rarrk Journey in Time in Northern Australia|
SYNOPSIS: John Mawurndjul is one of Australia’s leading Aboriginal artists, if not the greatest of the living. This is a comrehensive monograph to be published in order to explore the many facets and avenues not only of John Mawurndjul’s works, but following up on daily, practical and theoretical issues influencing Australian indiginous art.
John Mawurndjul is an innovator who has developed Kunwinjku bark painting from an iconic art form into a non-figurative style with a compelling geometry, building on the work of older leading Kunwinjku artists Yirawala, Marralwanga and Njiminjuma. Mawurndjul has, over the years, forged a new way of painting out of the old, transforming the dot infill X-ray method derived from figurative rock art and body painting into a total of non-figurative works, composed entirely of masses of rarrk (cross hatching), unrelieved by figurative motifs. His complex and understated geometry, which is made up of infinitesimal, moiré-like cross-hatched variations – occasioning multiple shifts and optical gyrations within the paint layer – is no longer contained within the figurative envelope of an ancestral being, Mawurndjul invented a geometry which takes up the entire surface of the painting and today must be seen as the central focus of his work. As Judith Ryan, curator for indigenous art at the National Gallery of Victoria explains, the rarrk itself is indicative of ancestral potency and points to hidden internalized layers of past and present ceremonial practice. Ceremonies seldom performed today, but into which Mawurndjul was initiated as a young man, have left a lasting impression on his development as an artist. John Mawurndjul’s work transcends its cultural and personal points of origin. It must be seen as indicative of his inherited rights and responsibilities to particular tracts of land, including ancestral sites and land-related ceremonies. This is represented in Land Rights – a highly political claim in Australia.
Taking the rapidly changing development of the past two or three decades as an indicator, John Mawurndjul’s work fits well into a theoretical debate of how art was produced and understood in the course of the late twentieth century – in his case a body of works which has been widely neglected and taunted as “primitive”, “ethnic” and/or “folk art” – and consequently draws us into an ongoing theoretical debate which marks the beginning and transformations of the new century we are entangled in. However, the pace and extent of the transformations that have taken place, and the sheer diversity of the art that has been, and still is being produced, mean that no single interpretative model can do justice to the whole. To quote Jason Gaiger, the contested nature of the past decades of twentieth-century art – and as a matter of fact of the art produced today – the competing claims for its significance have resulted in a plurality of interpretative approaches that rarely coincide either in their evaluative conclusions or in their underlying theoretical assumptions.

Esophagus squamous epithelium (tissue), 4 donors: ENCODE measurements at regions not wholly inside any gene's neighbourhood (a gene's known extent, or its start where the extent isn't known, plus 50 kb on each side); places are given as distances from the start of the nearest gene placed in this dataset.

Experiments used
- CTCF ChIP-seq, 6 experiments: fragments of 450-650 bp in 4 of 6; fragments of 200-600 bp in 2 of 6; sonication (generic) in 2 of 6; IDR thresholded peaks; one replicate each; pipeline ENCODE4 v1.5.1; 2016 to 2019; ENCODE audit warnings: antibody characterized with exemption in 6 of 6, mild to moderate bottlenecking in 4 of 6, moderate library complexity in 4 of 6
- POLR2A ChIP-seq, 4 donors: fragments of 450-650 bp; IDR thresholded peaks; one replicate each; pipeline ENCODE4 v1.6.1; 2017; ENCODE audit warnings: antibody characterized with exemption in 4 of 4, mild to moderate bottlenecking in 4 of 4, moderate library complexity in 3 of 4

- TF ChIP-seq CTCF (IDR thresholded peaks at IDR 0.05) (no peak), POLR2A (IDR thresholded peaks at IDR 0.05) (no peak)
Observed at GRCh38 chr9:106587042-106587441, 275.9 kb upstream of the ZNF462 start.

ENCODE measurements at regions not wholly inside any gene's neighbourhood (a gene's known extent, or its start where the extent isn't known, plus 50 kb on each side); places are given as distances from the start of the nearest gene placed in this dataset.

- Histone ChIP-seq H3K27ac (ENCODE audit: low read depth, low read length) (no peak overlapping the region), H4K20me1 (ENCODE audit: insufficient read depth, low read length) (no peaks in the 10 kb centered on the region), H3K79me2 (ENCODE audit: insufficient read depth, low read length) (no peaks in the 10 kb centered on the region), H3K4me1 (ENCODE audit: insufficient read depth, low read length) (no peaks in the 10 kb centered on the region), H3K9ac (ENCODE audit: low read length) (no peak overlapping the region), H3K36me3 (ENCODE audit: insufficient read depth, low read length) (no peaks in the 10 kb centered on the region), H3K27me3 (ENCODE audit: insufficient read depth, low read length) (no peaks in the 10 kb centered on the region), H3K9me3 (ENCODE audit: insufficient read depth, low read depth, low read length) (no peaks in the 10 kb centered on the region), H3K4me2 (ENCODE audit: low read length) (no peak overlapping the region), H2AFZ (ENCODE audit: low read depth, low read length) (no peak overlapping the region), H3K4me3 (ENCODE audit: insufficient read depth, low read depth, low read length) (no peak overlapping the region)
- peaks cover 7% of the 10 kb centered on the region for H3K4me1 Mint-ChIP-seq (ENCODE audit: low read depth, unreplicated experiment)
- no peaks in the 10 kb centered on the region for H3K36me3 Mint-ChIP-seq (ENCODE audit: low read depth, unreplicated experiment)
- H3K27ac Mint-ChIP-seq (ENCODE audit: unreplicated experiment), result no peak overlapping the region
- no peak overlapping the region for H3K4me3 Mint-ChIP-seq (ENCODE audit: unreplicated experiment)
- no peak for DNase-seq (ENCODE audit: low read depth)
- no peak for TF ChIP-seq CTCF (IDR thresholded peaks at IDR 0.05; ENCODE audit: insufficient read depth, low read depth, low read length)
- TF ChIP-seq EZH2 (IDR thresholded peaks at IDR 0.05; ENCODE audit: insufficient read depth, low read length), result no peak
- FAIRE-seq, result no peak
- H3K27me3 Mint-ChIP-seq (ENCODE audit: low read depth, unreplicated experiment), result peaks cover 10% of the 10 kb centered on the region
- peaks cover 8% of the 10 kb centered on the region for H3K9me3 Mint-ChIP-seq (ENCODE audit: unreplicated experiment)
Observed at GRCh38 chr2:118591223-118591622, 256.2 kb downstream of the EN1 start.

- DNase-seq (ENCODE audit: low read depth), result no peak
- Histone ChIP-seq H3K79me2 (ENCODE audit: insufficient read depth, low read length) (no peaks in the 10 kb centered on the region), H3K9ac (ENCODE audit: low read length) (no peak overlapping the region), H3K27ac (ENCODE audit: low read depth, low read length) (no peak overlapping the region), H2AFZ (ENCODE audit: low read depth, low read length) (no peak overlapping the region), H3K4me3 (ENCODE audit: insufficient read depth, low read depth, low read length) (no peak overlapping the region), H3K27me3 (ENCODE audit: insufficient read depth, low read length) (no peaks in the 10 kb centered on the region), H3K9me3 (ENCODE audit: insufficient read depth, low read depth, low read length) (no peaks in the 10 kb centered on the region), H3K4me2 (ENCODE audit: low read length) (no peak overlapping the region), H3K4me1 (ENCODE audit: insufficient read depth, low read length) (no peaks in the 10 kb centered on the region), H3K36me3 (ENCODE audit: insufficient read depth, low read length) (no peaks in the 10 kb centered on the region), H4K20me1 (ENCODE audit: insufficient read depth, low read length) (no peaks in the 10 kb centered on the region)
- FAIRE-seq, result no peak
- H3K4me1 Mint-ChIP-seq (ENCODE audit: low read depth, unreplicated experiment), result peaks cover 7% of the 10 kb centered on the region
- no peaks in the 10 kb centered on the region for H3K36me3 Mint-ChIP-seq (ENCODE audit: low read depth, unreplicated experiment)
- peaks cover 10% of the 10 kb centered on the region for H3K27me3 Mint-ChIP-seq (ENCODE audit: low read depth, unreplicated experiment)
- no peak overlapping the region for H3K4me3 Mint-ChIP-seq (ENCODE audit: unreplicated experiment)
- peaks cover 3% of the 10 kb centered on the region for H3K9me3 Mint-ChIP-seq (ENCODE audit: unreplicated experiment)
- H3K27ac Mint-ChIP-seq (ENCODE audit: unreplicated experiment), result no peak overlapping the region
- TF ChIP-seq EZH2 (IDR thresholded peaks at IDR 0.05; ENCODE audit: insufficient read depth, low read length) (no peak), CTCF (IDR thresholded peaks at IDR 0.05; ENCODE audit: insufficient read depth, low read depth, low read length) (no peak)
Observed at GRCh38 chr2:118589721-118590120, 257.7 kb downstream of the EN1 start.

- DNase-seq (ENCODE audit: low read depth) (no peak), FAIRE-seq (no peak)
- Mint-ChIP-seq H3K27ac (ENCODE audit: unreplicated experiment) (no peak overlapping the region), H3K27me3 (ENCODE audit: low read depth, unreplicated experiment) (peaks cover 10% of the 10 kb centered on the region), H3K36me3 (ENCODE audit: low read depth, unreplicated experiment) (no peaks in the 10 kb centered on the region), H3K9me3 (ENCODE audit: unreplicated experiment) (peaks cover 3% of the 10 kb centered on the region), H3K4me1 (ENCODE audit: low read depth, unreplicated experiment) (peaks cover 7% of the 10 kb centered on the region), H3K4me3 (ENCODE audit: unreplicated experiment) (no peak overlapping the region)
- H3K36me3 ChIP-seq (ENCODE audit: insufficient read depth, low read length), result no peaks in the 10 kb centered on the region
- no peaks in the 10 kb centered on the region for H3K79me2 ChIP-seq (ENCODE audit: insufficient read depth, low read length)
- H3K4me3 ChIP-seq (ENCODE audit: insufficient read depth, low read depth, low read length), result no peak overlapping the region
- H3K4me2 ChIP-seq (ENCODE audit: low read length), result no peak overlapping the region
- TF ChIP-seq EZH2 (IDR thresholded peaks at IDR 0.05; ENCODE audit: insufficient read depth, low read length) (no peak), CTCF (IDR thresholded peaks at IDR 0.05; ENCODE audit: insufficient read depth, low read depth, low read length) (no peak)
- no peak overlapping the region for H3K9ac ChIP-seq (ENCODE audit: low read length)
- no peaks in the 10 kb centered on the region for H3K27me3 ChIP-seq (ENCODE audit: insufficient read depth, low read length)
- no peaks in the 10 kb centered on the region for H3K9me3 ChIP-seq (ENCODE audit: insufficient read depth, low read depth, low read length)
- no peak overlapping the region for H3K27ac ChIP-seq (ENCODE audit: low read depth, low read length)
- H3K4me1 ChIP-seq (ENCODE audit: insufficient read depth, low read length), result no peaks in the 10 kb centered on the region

Over the course of the second half of the twentieth century, the visual culture of indigenous Australians received increasing exposure as ‘Aboriginal art’ through a series of high-profile exhibitions, first in Australia itself and subsequently on the international stage. One of the most prominent was the controversial Magiciens de la Terre, the exhibition in which John Mawurndjul was shown predominantly with a body of six works (among others such as Jack Wunuwun, Jimmy Wululu and the ground-painting of the six men from Yuendemu beneath Richard Long’s Mud Circle). Subsequently, and together with other manifestations, this presentation in Paris reflected the general increase of interest in “non-western” visual culture in the West.
Guido Magnaguagno, Museum Tinguely & Clara Wilpert, Museum der Kulturen Basel
PHOTO ESSAY - Erika Koch
01- I never stop thinking about my rarrk - John Mawurndjul interviewed by Apolline Kohen
02- From Mumeka to Basel: John Mawurndjul’s artistic odyssey - Jon Altman
03- John Mawurndjul - “I’ve got a different idea” - Luke Taylor
04- Reverberation: Image and essence in John Mawurndjul’s art - Judith Ryan
05- From rarrk to etching - Jean Kohen
06-What makes the painter of the Rainbow serpent become an artist – a European point of view [working title] - Hans-Joachim Müller
LOOKING AT THE ART FROM ARNHEM LAND
06- Grids, dots and territory - Philippe Peltier
07- Marks on and of land: The relationship of rock and bark painting to people, places and the ancestral past - Paul Tacon
08- Bark Painting: A singular Aesthetic [in Arnhem Land] - Judith Ryan
11- Limits to Seeing – aesthetic experience and intercultural understanding - Claus Volkenandt
COLLECTING AND EXHIBITING ART FROM ARNHEM LAND
09- Karel Kupka in Australia: artist, collector, writer, anthropologist - Richard McMillan
12- Why Australian Aboriginal art matters in Basel ? [working title] - Christian Kaufmann
13- A glimpse on the Kupka collections in Paris and Basel - Philippe Peltier and C. Kaufmann
10- The Inevitable Collision between Politics and Indigenous Art - Gary Foley
- Biography John Mawurndjul
- List of works
- Bibliography / Further Reading
140 full color illustations, maps.
Hard cover, jacket, 264pp
280 x 230mm (11 x 9 inches)